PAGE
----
Everyone loves to go for a picnic in Bhutan.
The young do not feel intruded when the old tag along with packed lunches. The old have no qualms about sharing high school jokes with their grandchildren as the pines and the cypresses shade their walk to the picnic.
They carry packed lunches in wooden tiffins and tea in Chinese-made flasks with pictures of scary dragons. Picnics are for everyone, as the destination is a monastery.
National dress is mandatory in Bhutan to enter religious sites. So, men can be seen in a Scottish-styled knee-length robe (gho) and women wearing a highly colorful and intricately designed ankle-length dress (kira).
If the climb to the monastery is too inaccessible, then the gho and the kira are stuffed into a backpack along with the lunch.
The picnickers wear jeans, jackets and sneakers and listen to Curt Cobain or Britney Spears from their ear plugs. Some mobile phones scream out loud FM stations playing local Dzongkha songs.
Chimi Lhakhang will not seem far away as you climb up to the monastery enjoying the blend of music, nature and the gurgle of River Punatsangchhu.
Tourists who come to this 14th Century monastery, drive up the hill and have to stop by the rice fields. Then it’s a leisurely walk until the complex wood work on the roof become clearer.
But the first time I went there, I took a different route from the northern side. It was a walk up from Punakha, the former capital of Bhutan, till the culvert on the road from were you could see the monastery of the Divine Madman who subdued demons and women with his enormous phallus.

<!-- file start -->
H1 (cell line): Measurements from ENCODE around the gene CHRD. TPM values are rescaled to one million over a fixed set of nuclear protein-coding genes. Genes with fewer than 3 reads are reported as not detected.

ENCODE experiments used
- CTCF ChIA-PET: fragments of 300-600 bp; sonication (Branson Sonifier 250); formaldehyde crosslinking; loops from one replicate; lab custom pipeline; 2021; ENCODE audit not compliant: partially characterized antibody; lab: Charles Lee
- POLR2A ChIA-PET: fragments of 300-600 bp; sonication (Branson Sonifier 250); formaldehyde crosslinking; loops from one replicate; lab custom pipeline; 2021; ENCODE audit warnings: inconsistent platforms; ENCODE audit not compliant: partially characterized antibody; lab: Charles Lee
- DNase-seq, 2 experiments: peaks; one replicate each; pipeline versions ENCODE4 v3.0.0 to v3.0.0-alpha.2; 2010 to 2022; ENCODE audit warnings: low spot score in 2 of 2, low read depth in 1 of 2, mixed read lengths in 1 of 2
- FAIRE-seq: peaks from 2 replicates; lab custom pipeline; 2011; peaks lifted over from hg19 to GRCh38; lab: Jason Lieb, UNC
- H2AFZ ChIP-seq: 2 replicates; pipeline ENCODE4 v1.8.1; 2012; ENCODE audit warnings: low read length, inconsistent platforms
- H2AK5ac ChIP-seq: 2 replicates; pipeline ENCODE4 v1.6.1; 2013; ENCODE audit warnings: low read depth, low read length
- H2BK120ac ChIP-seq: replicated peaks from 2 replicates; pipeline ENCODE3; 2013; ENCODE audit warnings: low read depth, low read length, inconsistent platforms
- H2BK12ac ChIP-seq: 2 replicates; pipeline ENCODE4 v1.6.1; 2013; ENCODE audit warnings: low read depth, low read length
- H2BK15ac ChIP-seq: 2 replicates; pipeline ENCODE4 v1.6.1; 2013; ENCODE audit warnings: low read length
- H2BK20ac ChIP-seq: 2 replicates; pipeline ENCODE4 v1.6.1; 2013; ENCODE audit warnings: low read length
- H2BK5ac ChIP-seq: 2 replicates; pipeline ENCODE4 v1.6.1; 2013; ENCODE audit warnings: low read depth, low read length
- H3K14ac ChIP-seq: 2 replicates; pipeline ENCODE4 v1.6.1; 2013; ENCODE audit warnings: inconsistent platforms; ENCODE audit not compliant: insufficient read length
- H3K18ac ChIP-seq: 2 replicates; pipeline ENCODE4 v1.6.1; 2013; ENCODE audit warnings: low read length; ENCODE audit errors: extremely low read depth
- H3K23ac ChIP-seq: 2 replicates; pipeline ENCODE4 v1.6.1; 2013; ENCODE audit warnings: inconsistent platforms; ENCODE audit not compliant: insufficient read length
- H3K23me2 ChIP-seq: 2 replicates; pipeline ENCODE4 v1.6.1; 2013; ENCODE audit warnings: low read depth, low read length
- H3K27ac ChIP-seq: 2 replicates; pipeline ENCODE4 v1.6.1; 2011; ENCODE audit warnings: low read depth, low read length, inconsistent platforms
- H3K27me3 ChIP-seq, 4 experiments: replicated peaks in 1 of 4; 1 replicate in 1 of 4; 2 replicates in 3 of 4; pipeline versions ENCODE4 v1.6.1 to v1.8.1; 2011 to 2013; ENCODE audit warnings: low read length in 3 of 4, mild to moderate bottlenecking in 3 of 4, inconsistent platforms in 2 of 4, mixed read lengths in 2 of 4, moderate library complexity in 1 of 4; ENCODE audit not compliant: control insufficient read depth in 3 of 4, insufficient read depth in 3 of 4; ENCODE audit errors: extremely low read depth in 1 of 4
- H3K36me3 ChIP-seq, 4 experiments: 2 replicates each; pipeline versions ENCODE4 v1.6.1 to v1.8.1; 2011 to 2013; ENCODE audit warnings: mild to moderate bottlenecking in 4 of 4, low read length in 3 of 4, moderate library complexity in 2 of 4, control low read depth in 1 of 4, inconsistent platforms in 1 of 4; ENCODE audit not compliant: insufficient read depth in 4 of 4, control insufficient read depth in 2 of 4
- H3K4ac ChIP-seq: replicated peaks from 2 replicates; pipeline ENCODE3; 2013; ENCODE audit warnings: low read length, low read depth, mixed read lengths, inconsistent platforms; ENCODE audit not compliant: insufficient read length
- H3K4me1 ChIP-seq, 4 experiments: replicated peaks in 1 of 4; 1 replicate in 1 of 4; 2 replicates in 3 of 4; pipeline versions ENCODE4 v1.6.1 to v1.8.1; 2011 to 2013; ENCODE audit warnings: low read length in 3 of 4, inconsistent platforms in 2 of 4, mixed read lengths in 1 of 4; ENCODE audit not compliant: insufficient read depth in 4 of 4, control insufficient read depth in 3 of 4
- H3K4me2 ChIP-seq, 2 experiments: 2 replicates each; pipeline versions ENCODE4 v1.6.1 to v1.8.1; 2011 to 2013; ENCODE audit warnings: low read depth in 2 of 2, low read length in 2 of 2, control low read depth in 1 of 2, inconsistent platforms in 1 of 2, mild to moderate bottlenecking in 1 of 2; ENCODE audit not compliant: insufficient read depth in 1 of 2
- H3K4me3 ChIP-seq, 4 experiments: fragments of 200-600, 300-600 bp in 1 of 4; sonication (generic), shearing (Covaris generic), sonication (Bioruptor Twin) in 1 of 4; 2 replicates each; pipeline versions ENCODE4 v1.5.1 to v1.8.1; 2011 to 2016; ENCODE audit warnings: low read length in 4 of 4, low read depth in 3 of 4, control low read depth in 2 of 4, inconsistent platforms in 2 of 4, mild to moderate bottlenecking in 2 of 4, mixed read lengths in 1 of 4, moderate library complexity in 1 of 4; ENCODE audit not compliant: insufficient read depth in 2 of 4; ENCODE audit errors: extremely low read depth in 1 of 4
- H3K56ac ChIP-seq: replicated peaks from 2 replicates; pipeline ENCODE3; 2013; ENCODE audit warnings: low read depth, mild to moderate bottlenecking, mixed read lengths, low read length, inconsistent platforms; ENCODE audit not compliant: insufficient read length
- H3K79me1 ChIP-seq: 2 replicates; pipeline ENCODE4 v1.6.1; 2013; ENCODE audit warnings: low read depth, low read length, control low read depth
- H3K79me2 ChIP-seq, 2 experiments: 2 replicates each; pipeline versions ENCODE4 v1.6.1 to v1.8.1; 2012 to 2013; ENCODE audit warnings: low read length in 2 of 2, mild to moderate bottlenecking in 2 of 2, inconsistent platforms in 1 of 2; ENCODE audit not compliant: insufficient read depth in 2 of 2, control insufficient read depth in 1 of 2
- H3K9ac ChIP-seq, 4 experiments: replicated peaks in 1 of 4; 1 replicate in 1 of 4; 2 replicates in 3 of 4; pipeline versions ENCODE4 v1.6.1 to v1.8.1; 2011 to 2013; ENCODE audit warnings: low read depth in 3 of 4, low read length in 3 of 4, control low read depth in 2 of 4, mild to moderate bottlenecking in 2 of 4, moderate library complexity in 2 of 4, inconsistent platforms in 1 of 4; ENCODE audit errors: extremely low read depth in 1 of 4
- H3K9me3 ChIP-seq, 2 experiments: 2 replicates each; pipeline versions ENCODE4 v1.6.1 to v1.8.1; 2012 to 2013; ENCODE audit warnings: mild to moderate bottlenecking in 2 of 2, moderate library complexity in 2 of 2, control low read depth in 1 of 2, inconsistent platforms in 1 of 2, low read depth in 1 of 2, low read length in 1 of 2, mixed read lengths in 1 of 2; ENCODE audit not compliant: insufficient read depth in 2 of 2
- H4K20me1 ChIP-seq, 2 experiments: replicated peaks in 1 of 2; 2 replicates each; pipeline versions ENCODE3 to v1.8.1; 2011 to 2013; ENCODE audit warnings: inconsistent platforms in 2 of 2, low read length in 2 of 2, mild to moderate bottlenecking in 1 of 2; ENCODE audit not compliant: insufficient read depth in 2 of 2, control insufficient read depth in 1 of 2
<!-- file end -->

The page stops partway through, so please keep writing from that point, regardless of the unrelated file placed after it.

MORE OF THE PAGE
Then we descend to the banks of the river, walk alongside it till we reach the foot of the monastery hill.
The climb uphill was always punctuated by the stories about the maverick saint, whose blessings the local females and tourists seek to become pregnant. The walk would become smoother with the stories and chants about him.
Here is a smooth prayer, which the saint had apparently taught:
The mind of a Bodhisattva is smooth,
The talk of self-seekers is smoother,
But the thighs of a virgin are smoother than silk:
That is the teaching on the Three Smooth Things.
Women in the group would giggle as the men would further be inspired and continue churning out more outrageous ones.
Lama Drukpa Kuenley, who came to Bhutan from Tibet, was a great Buddhist saint who used the phallus as a ‘medium’ to subdue and discipline the malevolent spirits. The use of phallus was also intended to free up the social inhibitions enforced by the established values.
The blessing of the phallus kept in the monastery is considered sacred especially to barren women. And once they give birth, the child, male or female, is named after the saint, Kuenley.
The phallus of the saint is drawn on walls of houses across the country and one cannot miss it or avoid it.
Elsewhere it would seem scandalous, but that’s what makes Bhutan different and makes even a picnic spiritually satisfying.
I no longer stay near the temple. Almost 70 kilometers away, I stay in the capital of Bhutan now. But I have been there, a couple of times after on taxis and motorbikes.
In the last week of August, I had the opportunity to talk about the temple to a small group of students pursuing a Masters degree in cultural psychology.
We had a lively discussion for about two hours, but I didn’t recite this centuries old Drukpa Kuenley son:
The bed is the workshop of sex,
And should be wide and comfortable;
The knee is the messenger of sex,
And should be sent up in advance